Four teenage boys try to rape an off-duty prostitute and subsequently kick to death the inoffensive man who attempts to rescue her. The sheriff of Kiowa, Colorado, Matt Wyatt, arrests the four brutes, only to encounter the violent fury of one of the boys’ fathers and the fearful bearing of false witness about the crime. A partial High Noon situation emerges, along with Matt’s getting twice wounded. But he receives needed help from the murdered man’s brothers.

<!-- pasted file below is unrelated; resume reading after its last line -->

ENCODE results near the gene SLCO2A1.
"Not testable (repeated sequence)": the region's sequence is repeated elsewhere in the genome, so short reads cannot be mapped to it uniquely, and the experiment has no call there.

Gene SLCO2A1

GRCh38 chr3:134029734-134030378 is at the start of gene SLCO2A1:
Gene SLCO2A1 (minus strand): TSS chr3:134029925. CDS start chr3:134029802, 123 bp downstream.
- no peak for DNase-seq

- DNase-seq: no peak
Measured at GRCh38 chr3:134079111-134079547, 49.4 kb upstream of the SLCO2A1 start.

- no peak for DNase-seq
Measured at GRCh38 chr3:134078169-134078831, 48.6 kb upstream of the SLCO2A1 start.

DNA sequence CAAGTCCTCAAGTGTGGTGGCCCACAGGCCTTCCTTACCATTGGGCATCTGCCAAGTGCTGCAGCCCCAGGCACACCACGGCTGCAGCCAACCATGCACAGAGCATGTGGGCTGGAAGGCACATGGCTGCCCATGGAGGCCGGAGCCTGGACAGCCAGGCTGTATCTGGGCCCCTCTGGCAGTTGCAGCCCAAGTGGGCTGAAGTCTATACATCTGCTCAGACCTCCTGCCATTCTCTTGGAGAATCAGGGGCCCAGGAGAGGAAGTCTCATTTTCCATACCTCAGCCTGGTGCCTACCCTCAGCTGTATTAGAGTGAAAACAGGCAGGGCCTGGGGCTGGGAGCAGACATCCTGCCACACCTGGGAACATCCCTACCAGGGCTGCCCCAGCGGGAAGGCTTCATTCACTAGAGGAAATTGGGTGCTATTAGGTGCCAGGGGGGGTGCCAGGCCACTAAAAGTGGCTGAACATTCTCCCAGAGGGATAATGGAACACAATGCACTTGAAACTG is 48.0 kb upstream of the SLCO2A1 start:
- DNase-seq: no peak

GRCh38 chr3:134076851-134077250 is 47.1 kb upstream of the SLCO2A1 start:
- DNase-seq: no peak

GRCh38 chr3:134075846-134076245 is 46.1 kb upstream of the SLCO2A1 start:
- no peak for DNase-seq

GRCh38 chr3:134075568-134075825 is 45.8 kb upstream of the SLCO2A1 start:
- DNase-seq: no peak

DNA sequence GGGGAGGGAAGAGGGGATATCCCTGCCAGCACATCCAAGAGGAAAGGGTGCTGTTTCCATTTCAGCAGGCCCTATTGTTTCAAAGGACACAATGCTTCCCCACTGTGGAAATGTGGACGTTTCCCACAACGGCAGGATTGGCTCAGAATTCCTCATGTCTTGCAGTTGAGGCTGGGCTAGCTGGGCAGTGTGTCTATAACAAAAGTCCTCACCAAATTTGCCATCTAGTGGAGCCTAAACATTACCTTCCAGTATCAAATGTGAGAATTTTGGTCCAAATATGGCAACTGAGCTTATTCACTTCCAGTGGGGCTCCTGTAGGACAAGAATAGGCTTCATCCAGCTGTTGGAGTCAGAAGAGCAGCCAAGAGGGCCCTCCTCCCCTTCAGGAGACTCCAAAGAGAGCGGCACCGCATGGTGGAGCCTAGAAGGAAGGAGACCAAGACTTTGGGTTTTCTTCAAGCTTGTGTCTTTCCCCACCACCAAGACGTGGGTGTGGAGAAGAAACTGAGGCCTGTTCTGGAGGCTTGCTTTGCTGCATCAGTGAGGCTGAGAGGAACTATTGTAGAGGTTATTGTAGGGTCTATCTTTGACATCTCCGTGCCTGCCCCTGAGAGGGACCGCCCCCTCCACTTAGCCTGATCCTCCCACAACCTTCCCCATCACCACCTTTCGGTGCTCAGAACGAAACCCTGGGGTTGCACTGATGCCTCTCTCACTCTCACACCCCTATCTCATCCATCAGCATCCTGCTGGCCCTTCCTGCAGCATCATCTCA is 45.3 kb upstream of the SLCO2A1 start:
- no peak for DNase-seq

Sometimes, when reading Westerns, you get the sense that the stakes are not all that high. Not so with A Killing in Kiowa (1972) by Lewis B. Patten. The stakes seem sky high from beginning to end. It’s a vivid and vigorous tale Patten imparts, with time not always presented in a linear fashion. Further, I’m glad it avoids the frequently used cattlemen-vs.-farmer conflict.